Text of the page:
Effect of BF on endogenous VLCFA levels and de novo C26:0 synthesis in fibroblasts from patients with X-ALD
The effect of BF on C26:0 levels is independent of induction of mitochondrial or peroxisomal β-oxidation
BF directly inhibits fatty acid elongation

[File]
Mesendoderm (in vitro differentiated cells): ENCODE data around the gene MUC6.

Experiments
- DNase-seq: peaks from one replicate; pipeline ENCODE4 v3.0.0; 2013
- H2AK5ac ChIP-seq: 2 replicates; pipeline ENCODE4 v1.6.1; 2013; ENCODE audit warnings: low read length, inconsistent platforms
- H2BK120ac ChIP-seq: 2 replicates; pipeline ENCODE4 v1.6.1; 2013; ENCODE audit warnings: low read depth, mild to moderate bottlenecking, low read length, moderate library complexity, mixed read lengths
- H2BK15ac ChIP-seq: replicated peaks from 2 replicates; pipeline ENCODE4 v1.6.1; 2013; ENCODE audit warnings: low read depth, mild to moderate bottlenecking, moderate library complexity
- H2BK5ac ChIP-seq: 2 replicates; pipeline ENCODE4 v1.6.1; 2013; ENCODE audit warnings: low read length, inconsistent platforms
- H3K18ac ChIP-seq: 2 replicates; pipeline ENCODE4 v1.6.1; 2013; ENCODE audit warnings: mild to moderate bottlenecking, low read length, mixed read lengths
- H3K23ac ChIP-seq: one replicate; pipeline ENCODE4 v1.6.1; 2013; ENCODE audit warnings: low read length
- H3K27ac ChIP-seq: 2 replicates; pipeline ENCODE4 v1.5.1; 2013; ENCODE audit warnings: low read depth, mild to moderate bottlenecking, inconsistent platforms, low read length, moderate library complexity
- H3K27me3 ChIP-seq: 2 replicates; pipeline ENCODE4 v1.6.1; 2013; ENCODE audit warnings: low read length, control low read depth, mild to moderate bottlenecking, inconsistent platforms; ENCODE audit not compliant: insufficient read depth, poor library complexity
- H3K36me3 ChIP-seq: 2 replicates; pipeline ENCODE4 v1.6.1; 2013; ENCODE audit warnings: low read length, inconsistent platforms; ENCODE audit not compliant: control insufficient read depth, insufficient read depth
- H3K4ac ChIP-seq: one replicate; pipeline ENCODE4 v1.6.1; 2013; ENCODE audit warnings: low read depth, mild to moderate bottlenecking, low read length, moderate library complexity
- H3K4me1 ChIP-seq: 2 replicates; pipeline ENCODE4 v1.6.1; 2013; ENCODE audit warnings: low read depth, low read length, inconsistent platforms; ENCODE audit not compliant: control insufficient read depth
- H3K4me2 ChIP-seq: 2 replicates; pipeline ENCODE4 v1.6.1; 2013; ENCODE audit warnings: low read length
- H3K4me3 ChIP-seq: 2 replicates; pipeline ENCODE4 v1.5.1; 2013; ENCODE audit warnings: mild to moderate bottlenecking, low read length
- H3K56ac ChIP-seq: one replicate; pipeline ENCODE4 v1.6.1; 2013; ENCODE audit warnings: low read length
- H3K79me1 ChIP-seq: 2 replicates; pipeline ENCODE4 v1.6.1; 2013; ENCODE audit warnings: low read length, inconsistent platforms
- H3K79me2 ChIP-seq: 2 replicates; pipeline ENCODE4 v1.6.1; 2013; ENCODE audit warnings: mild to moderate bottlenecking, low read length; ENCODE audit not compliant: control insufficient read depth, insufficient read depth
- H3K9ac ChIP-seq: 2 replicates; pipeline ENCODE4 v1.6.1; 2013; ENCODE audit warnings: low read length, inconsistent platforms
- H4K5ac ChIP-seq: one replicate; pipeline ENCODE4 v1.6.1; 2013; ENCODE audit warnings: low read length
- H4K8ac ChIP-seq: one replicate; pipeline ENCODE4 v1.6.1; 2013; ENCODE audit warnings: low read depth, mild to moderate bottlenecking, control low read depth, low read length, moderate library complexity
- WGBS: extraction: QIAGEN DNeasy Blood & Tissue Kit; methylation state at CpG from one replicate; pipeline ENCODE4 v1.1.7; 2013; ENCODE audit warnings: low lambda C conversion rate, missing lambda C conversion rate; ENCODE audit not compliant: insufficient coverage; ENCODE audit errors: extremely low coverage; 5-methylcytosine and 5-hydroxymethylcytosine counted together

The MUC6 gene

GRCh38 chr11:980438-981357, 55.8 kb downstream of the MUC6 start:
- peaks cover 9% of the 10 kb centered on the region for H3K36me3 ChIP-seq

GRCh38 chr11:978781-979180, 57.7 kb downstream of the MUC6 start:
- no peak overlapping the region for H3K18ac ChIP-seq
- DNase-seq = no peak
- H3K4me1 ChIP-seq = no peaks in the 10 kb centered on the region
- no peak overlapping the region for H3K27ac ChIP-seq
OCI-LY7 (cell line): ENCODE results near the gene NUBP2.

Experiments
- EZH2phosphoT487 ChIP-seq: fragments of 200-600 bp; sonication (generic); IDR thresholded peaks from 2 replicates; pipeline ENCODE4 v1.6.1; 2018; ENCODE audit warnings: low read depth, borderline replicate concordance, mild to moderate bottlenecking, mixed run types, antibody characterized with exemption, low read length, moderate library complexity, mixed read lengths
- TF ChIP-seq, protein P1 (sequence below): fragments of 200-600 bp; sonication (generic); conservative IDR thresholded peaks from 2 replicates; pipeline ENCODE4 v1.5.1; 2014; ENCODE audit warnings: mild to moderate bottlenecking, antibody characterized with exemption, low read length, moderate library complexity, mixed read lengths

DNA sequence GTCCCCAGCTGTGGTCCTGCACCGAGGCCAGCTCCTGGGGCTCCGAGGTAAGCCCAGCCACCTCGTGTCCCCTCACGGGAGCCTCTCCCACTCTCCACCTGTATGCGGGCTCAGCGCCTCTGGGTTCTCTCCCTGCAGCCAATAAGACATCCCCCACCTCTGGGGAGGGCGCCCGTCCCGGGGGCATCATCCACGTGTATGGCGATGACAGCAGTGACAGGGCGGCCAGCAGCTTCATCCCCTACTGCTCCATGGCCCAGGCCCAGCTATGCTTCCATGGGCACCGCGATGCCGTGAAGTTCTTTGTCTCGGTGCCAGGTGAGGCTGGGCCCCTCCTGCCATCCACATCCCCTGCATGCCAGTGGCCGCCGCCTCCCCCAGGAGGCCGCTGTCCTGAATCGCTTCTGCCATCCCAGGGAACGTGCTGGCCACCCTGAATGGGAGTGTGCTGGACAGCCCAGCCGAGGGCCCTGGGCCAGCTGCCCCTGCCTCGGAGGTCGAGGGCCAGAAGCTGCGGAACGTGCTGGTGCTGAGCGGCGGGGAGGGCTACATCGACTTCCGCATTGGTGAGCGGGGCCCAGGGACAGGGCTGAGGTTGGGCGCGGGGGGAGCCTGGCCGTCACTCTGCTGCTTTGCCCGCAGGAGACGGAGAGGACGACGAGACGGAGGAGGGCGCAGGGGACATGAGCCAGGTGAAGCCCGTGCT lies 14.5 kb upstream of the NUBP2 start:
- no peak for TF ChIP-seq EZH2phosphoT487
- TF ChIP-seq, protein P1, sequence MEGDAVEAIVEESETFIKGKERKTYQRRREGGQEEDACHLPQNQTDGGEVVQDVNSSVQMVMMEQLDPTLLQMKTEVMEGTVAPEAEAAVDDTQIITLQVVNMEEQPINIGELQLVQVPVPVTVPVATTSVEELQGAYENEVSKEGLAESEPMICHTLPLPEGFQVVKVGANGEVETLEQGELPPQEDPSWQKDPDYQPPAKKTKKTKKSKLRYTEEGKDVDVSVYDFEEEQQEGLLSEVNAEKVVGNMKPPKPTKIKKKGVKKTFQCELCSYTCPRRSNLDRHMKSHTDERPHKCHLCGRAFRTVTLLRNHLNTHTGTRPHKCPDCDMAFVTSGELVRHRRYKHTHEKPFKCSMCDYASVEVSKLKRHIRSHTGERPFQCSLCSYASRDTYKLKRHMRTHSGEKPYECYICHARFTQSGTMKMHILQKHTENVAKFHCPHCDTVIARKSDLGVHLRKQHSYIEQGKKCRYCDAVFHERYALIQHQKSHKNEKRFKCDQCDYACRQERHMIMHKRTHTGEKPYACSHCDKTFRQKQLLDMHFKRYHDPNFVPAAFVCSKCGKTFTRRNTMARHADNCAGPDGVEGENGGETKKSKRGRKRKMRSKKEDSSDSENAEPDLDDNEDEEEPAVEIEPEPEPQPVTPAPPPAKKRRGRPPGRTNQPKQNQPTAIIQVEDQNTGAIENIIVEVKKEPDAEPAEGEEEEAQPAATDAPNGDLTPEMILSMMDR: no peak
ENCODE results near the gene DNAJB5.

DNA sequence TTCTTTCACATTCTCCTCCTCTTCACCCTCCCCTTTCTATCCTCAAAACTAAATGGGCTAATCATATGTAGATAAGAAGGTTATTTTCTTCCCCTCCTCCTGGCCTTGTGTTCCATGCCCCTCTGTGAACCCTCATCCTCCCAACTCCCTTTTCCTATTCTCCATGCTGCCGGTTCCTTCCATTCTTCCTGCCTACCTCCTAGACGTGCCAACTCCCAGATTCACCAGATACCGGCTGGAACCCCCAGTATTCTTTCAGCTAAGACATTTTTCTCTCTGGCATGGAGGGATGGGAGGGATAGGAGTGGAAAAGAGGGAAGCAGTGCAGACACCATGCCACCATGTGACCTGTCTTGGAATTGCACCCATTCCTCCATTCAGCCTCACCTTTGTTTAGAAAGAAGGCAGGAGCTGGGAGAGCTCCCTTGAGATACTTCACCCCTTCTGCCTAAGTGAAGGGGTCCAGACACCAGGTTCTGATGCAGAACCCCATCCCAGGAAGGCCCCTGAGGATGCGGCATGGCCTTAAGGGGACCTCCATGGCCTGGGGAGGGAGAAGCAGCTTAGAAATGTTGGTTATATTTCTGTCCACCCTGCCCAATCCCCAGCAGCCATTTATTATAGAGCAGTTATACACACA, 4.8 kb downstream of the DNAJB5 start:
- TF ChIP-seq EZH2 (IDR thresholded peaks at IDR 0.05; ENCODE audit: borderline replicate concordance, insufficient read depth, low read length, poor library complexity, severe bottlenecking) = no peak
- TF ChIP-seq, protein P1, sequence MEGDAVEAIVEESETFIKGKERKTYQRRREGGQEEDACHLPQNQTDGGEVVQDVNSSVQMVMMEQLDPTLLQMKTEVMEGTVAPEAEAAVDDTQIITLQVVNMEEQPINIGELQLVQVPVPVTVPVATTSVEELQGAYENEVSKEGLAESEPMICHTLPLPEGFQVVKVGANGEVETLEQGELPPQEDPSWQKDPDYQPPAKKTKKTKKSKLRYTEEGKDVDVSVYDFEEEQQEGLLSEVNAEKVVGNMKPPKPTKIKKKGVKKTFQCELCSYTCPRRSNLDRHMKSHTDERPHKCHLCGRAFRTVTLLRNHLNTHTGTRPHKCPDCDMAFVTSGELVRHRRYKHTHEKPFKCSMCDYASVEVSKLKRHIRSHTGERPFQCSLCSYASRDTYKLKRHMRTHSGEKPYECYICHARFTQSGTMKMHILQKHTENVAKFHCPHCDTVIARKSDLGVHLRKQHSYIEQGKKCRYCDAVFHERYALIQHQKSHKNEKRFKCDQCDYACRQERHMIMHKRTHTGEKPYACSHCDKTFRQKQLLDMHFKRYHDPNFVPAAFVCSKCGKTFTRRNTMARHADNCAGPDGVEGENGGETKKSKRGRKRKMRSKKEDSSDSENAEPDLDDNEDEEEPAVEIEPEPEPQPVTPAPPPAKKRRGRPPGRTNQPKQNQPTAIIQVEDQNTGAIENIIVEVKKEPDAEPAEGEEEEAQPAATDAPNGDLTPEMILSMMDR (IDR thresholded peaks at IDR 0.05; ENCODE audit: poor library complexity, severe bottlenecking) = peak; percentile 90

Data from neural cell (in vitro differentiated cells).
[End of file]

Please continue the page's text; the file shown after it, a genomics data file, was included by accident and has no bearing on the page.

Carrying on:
Synthetic PPAR alpha ligands, like fibrates, are potentially interesting compounds to investigate as therapeutic agents in X-ALD because they are known to activate mitochondrial and peroxisomal fatty acid β-oxidation (Vazquez et al 2001). They might therefore reduce VLCFA accumulation by increasing VLCFA degradation. Indeed, Brown and colleagues demonstrated that treatment of two CCALD patients with clofibrate resulted in a reduction in VLCFA (Brown et al 1982). However, this reduction was not sustained. More recent experiments showed that fenofibrate induced expression of both ALDRP (ABCD2) and PMP70 (ABCD3) in the liver of Abcd1-deficient mice, but not in brain (Berger et al 1999). In Mdr1-/- knockout mice induction of ALDRP and PMP70 in brain did occur, suggesting that fenofibrate is indeed cleared from the brain by Mdr1 (Berger et al 1999). These studies, however, did not report the effect on VLCFA levels in tissues. In this paper, we studied the effect of several classical fibrates and other synthetic PPAR ligands in a cell model for X-ALD, and show that BF but not the other fibrates reduced endogenous C26:0 levels. This C26:0 reducing effect could not be mimicked by other PPAR-ligands which means that the effect is PPAR independent. BF has been demonstrated to induce mitochondrial β-oxidation (Bonnefont et al 2009; Djouadi et al 2005). Blocking the induction of mitochondrial β-oxidation with MK-886 did not prevent the reduction of D3-C26:0 de novo synthesis in X-ALD fibroblast by BF. We also showed that the peroxisomal C26:0 β-oxidation capacity in X-ALD skin fibroblasts increased with 35% upon treatment with BF. However this does not seem to be the only mechanism of reduction of VLCFA in fibroblasts incubated with BF, because in cells from patients with a peroxisome biogenesis disorder in which peroxisomal β-oxidation is completely deficient, BF lowered D3-C26:0 levels as well. This strongly suggested that BF might reduce C26:0 levels primarily by inhibiting C26:0 synthesis. To test this we measured de novo synthesis of D3-C26:0 from D3-C16:0 in X-ALD fibroblasts. BF indeed decreased de novo synthesis of D3-C26:0 in a concentration-dependent manner. At a concentration of 400 μM BF, D3-C26:0 levels in X-ALD fibroblasts were at the level of control fibroblasts. The rate limiting enzymes involved in synthesis of C26:0 from C16:0 are ELOVL6 (elongation of C16:0 to C22:0) and ELOVL1 (elongation of C22:0 to C26:0) (Kemp and Wanders 2010; Ofman et al 2010). By qPCR we showed that expression levels of these enzymes are not affected in fibroblasts incubated with BF suggesting a direct inhibition of VLCFA synthesis. Previously using rat liver microsomes other investigators showed that BF inhibits palmitoyl-CoA (C16:0-CoA) elongation in an in vitro assay (Sanchez et al 1993; Vazquez et al 1995). We used purified microsomes from wild type and ELOVL1 over-expressing mice to test the effect of BF on elongation of both long-chain fatty acids (LCFA) and VLCFA. Our results demonstrate that BF-CoA, but not free BF, is a potent inhibitor of both LCFA and VLCFA elongation. It should be noted, however, that these results do not allow us to demonstrate at which level BF inhibits VLCFA synthesis. Fatty acid elongation requires four sequential reaction steps: (i) condensation between the fatty acyl-CoA and malonyl-CoA to form 3-ketoacyl-CoA; (ii) reduction using NADPH to form 3-hydroxyacyl-CoA; (iii) dehydration to trans-2-enoyl-CoA; and (iv) reduction to fully elongated fatty acyl-CoA. The initial condensation reaction is catalyzed by the enzyme referred to as “elongation of very long-chain fatty acids” (ELOVL) and is considered to be rate limiting (Cinti et al 1992). While seven elongases have been identified in mammals (designated ELOVL1-ELOVL7)(Jakobsson et al 2006), only a single enzyme has been identified yet for the subsequent reaction step (Jakobsson et al 2006). Identification of the specific enzyme(s) affected by BF is not a trivial thing and requires detailed analysis of all enzymes involved, including: 3-ketoacyl-CoA reductase (HSD17B12), 3-hydroxyacyl dehydratase (HACD3) and the trans-2,3-enoyl-CoA reductase (TECR). This will be the subject of future studies.